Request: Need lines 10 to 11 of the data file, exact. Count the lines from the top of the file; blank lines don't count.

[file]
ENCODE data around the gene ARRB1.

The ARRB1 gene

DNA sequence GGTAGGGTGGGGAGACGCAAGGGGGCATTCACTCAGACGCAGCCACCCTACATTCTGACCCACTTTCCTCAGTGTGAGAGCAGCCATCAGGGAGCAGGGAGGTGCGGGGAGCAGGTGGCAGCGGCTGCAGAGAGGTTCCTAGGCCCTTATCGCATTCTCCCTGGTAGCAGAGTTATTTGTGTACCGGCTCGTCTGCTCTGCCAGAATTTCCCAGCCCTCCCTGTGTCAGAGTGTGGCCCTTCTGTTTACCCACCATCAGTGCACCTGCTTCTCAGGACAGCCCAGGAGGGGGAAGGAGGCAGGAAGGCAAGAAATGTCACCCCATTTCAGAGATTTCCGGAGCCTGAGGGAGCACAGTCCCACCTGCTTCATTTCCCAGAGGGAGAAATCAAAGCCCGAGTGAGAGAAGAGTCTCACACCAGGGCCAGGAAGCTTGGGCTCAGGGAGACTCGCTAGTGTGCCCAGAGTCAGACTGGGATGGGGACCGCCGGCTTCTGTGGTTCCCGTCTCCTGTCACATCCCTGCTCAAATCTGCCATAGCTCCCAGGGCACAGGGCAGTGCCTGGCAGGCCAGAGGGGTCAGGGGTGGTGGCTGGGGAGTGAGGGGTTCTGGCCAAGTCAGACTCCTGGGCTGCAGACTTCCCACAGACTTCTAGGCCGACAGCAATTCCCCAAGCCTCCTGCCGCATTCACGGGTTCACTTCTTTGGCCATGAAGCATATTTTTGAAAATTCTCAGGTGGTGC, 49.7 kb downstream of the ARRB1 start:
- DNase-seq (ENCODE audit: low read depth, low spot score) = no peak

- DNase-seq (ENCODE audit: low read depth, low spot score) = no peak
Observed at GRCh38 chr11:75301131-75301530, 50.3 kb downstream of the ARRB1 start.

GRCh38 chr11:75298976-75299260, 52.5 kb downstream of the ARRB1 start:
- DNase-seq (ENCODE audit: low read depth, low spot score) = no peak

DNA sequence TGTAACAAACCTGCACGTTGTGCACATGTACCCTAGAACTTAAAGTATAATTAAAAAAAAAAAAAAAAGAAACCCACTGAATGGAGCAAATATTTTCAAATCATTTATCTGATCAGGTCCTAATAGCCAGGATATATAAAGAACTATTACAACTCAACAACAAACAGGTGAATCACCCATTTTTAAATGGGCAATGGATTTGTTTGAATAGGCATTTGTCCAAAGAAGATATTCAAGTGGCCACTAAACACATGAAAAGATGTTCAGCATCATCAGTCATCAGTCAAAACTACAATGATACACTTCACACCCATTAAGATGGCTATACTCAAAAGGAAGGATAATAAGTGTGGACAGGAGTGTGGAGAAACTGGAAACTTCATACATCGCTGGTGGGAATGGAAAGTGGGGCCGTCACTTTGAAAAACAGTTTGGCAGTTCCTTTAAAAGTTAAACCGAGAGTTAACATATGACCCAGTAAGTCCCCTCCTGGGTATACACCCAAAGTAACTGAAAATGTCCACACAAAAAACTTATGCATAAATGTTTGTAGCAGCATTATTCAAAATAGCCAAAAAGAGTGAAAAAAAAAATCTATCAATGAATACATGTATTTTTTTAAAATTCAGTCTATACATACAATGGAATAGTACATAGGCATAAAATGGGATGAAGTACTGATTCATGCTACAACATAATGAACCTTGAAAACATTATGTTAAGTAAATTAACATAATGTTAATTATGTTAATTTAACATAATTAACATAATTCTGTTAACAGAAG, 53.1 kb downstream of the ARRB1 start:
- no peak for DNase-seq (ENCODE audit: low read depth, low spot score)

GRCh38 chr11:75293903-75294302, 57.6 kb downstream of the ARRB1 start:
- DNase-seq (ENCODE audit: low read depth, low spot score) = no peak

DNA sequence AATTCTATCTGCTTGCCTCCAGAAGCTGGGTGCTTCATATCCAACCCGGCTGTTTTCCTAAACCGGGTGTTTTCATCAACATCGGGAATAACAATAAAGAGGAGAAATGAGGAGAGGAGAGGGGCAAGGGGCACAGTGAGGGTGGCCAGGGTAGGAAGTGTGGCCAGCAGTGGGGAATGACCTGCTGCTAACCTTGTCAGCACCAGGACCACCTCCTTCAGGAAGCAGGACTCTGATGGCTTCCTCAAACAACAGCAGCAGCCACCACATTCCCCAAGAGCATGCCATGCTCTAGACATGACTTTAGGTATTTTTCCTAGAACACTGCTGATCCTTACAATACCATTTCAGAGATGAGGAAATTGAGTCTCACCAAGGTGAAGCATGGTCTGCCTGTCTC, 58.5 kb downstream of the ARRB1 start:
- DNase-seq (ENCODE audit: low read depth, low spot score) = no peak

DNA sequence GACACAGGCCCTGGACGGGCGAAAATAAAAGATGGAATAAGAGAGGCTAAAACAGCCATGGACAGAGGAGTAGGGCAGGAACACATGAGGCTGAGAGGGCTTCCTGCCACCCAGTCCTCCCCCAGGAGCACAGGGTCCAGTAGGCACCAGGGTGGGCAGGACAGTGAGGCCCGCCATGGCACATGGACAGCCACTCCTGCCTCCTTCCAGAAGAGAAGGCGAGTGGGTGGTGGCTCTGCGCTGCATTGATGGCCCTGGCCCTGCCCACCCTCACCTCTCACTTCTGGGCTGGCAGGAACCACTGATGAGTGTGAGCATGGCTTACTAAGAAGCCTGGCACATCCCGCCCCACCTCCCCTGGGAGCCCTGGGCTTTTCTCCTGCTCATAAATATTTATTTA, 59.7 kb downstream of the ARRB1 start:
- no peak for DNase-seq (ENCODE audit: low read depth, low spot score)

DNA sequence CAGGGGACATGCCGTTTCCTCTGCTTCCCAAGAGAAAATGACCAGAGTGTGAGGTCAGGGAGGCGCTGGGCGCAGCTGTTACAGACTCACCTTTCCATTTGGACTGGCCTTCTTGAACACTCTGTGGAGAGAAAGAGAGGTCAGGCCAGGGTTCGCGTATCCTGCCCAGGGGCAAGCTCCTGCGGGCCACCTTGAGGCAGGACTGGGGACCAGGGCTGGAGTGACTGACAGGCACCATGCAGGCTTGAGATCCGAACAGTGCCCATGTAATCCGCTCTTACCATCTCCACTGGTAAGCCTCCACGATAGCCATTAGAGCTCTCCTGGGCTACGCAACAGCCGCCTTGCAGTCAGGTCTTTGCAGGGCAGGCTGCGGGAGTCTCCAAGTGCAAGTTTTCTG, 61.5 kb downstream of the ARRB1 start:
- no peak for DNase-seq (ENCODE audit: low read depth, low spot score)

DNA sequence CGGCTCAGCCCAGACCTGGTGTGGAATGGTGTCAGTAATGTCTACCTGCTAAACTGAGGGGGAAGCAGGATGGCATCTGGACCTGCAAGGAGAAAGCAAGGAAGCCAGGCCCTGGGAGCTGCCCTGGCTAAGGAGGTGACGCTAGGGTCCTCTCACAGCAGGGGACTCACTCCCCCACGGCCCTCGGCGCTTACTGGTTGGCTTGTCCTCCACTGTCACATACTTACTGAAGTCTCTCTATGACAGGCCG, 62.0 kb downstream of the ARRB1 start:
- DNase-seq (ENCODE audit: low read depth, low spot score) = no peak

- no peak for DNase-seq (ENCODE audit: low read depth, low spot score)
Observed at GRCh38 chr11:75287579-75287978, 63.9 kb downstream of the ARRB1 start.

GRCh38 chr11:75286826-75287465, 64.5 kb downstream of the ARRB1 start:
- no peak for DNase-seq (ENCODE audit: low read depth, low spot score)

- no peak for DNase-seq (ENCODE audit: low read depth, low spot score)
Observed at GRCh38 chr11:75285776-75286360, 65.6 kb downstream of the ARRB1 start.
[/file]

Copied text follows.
- no peak for DNase-seq (ENCODE audit: low read depth, low spot score)

GRCh38 chr11:75293903-75294302, 57.6 kb downstream of the ARRB1 start: